They hadn’t originally planned to winter with the 4,500 Mandan and Hidatsa Indians of the Knife River earthlodge villages.  Clark planned to get as far as the “Rock mountains” before winter and Lewis expressed uncertainty about where they would stop.  But when the captains began to notice ice forming on their rowing oars and experienced their first northern plains snowfall on October 21, 1804, they realized that they must soon establish winter quarters.  Five days later, they made their first substantial contact with the Mandan Indians, who had a reputation for being friendly to visitors.  And they ended up staying 197 days on that outward journey.

North Dakota continues to have a welcoming and friendly reputation.  In fact, Cambridge University called North Dakota the most friendly state to visit.  And here, the Lewis & Clark story can be discovered by modern explorers.

A reconstructed Fort Mandan is a full-size replica refurbished in the era.  (The original fort burned down sometime before the expedition’s return voyage in 1806.)

At Knife River Indian Villages National Historic Site, Stanton, visitors can step into a reconstructed earthlodge, walk to the Sakakawea Village site, and in the modern visitors center, view traditional clothing, tools, art and more.

The Lewis and Clark Interpretive Center in Washburn is the comprehensive stop to learn, see and experience the Corps of Discovery.  These sites are open year-round and winter events at Fort Mandan mean you can step back into the period when Lewis and Clark walked the same trails.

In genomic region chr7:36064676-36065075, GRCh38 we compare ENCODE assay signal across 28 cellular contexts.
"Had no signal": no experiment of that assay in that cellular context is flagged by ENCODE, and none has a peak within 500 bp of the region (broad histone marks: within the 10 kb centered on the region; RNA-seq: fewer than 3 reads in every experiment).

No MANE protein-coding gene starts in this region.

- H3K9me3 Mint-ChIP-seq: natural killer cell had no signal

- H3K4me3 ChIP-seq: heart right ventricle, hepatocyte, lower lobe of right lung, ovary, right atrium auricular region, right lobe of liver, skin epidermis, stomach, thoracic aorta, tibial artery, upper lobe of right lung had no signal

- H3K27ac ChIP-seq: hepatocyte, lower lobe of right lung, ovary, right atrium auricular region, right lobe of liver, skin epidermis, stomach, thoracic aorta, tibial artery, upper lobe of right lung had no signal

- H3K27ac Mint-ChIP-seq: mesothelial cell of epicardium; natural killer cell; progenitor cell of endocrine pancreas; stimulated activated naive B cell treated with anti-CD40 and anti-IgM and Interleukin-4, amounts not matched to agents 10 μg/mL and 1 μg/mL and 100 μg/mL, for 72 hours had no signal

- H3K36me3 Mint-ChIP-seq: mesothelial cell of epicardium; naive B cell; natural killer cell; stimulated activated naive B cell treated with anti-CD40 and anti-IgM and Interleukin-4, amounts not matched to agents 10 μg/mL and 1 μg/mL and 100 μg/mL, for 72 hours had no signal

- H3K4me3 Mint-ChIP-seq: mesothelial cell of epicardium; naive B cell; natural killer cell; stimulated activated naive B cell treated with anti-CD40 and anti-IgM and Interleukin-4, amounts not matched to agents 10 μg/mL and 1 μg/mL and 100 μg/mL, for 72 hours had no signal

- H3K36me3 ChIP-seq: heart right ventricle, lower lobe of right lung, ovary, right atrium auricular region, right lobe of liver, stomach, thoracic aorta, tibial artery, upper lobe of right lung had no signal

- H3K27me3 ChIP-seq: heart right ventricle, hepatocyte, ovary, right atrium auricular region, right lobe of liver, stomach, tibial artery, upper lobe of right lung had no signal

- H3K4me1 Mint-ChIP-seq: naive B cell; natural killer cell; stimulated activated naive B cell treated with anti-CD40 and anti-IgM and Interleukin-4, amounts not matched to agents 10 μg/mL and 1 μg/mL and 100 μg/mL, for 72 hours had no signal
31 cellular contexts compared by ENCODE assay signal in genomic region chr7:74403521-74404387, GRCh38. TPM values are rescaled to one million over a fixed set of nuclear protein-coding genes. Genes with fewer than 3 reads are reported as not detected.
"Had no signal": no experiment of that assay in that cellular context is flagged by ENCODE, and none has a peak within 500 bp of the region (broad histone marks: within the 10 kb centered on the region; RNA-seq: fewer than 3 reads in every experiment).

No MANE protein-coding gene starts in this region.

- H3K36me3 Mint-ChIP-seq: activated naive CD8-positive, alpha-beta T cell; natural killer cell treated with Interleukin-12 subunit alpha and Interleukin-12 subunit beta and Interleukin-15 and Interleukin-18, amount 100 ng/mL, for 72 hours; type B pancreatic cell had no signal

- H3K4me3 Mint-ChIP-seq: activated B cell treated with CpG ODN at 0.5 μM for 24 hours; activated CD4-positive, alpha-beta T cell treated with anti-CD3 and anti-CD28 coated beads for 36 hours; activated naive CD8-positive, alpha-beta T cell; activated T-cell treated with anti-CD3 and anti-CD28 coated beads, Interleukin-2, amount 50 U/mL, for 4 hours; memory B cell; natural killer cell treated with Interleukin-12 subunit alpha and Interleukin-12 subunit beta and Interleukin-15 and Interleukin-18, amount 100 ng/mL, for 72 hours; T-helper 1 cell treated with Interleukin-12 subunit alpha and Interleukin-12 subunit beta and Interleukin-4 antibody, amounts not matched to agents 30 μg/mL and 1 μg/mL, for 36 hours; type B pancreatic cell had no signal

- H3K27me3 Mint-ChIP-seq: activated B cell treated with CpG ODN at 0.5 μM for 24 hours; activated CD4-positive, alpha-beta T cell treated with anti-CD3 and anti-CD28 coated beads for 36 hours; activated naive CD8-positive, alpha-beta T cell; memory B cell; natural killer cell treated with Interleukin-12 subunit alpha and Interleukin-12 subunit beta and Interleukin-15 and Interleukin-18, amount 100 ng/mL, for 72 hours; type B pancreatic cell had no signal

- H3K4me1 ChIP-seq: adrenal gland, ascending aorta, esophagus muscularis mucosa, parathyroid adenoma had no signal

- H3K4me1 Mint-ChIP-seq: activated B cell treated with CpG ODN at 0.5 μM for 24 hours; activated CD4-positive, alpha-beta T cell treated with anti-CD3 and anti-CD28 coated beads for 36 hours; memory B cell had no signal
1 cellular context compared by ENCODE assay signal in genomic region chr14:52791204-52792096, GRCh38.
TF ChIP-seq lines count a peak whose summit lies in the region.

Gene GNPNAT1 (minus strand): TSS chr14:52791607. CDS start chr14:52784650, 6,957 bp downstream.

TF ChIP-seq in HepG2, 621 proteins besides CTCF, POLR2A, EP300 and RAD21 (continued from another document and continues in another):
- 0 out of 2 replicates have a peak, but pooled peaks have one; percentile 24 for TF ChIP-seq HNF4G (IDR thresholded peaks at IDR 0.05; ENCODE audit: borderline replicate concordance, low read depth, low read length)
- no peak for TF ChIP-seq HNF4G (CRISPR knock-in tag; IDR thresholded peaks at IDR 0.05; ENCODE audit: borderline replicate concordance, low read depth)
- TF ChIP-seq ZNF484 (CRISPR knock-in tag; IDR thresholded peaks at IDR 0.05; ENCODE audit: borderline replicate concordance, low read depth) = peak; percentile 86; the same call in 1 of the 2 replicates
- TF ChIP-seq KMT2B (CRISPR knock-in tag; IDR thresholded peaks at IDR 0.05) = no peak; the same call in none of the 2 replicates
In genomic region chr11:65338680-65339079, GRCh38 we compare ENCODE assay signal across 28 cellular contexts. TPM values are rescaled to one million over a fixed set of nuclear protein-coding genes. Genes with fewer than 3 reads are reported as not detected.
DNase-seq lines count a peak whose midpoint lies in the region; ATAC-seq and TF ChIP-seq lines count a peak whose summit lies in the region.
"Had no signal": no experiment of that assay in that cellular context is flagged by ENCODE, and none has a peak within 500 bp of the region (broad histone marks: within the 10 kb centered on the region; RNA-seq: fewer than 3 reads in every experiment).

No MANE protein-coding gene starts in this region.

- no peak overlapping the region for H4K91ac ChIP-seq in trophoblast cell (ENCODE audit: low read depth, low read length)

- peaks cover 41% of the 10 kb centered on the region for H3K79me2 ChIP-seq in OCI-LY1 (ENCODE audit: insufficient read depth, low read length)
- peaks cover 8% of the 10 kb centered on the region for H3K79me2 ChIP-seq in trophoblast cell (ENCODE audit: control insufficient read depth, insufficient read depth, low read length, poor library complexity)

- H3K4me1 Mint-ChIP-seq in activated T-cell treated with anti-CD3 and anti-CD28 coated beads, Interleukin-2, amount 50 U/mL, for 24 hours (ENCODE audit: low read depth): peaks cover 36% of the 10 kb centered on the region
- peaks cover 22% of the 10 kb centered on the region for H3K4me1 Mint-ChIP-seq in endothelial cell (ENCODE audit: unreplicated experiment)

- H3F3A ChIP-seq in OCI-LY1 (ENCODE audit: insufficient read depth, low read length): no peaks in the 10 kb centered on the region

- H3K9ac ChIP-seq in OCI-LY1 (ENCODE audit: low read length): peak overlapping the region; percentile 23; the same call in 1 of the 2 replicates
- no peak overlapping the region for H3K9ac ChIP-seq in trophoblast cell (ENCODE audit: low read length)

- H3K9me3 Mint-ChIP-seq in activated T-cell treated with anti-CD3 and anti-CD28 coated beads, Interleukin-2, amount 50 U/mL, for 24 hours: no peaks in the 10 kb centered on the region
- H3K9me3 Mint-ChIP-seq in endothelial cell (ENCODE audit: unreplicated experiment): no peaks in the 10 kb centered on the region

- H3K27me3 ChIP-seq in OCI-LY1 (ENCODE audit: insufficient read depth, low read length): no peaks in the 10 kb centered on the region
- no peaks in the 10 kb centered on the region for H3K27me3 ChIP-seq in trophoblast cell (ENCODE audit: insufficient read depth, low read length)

Details of the Lewis and Clark Expedition in North Dakota can be found in the book, A Vast and Open Plain, written by Clay Jenkinson.

 
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Posted by on October 14, 2011 in Attractions, History

 

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The final five

Roger Maris hit  home run #57 fifty-years-ago today.

Visitors to the Roger Maris Museum at West Acres Shopping Center in Fargo can see the ball – which was thrown by Detroit Pitcher Frank Larry and hit out of Tiger Stadium.  Fifty-seven home runs in a single season is a feat still only achieved by 10 MLB hitters since 1921 (Baseball Almanac).

Fifty-years since 61 culminated with these last five:

  • September 16 – Game 151 vs. Detroit
  • September 17 – Game 152 vs. Detroit – off pitcher Terry Fox
  • September 20 – Game 155 vs. Baltimore – off pitcher Milt Pappas
  • September 26 – Game 159 vs. Baltimore – off pitcher Jack Fisher
  • October 1 – Game 163 vs. Boston – off pitcher Tracy Stallard

    Roger Maris hits historic home run 61

You can learn more about Maris’ historic season online.  The Roger Maris Museum is free and features his Sultan of Swat crowns, autographed balls, jerseys, a replica of his Yankees locker and a video highlighting his career.

To experience baseball in Maris’s hometown of Fargo – where he also started his baseball career – check out the FM RedHawks.

 
 

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Strike gold at JunkFest in Carrington